In a previous post, I explained how to map changeset ids to a monotonically increasing build number. The basic motivation for this was to create an entity which was usable as a version number, but mapped to a unique source code configuration.
In this post, I'll build on this foundation and show how we can incrementally add changeset information as metadata attached to the build number.
It will see checkin Nr. 101, and produce build Nr. 1. We will associate checkin Nr. 101 to the build Nr. 1, saying "Build Nr 1 includes change Nr. 101".
Sometime later, checkin Nr. 102 occurs, and it will trigger build Nr. 2. Now, we associate change Nr. 102 to build Nr. 2, and then look at Nr. 102's ancestor, and notice that it has been built by build Nr 1. Now instead of including change Nr. 101, we will associate the build Nr. 1 to build Nr. 2, saying "Build Nr 2 includes build Nr. 1". The idea is that we can stop scanning for further changes at that point, since the previous build already includes all of them.
See how it works when three quick checkins happen in a row, and only at checkin Nr. 105 does the continuous build system kick in and produce build Nr. 3. Now our scan picks up changes Nr 103, 104 and 105 and includes them in build Nr. 3, but then notices that change Nr 102 is in build Nr 2, so it includes that in build Nr 3, and stops the scan.
The real kicker of this method is that we can re-use the "build includes build" relationship to express dependencies to other builds.
So while developers furiously check in changes, builds keep coming, and every time a build on repo A happens, it uses the latest build from repo B to build the final artifact from repo A. It behooves us to add the relationship that build Nr. 5 includes not only build Nr. 3 but also build Nr 4 from the other repository.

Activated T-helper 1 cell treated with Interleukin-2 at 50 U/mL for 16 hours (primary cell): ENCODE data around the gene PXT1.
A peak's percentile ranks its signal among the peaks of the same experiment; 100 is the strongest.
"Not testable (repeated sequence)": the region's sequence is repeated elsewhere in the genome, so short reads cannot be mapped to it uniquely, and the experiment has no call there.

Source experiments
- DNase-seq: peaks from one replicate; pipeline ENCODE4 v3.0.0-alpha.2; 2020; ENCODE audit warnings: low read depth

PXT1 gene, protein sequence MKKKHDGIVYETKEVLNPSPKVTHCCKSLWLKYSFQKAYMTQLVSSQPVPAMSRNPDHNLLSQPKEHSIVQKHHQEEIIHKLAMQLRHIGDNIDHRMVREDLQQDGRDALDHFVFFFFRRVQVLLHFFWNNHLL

Now if we want to know what the difference between build Nr. 3 and build Nr. 5 is, we can simply start by following all the arrows from build Nr. 3 and cross off all the places we traverse, which would be builds Nr. 1 and 2 and changes Nr. 101, 102 and 201. Then we start at build Nr. 5 and start following arrows until we hit something we've already seen: This would be build Nr. 4 and changes Nr 103, 104, 105 and 202 and 203.
This should create a build Nr 7, as shown. It is distinct from the previous build, as it uses a new artifact built on repo B, so a rebuild must occur even though nothing changed in repo A.
This shows that once we use dependent builds like this, we cannot simply map the changeset id (i.e. the number 105) to a build number, but we must use a hash composed of the changeset id of the repo where the build is occurring and all the build numbers the build depends on. In this case we would use "Changeset 105" + "Build 4" to create the hash that maps to build Nr. 5, and subsequently "Changeset 105" + "Build 6" to map to build Nr 7.
Nothing changes in our "Find the delta between two builds" algorithm described above, it will correctly determine that the difference between build Nr. 5 and Nr. 7 are the changesets 204 and 205.
The beauty of this method is that it scales naturally to complex dependency graphs, and will allow mixing and matching of arbitrary builds from arbitrary repositories, as long as a unique identifier can be used to correctly locate the changeset used in the build in every repository.
In part 3, I'll be talking about additional metadata which we may wish to include in our artifact repository service, and how that service can become the cornerstone of your release management organization.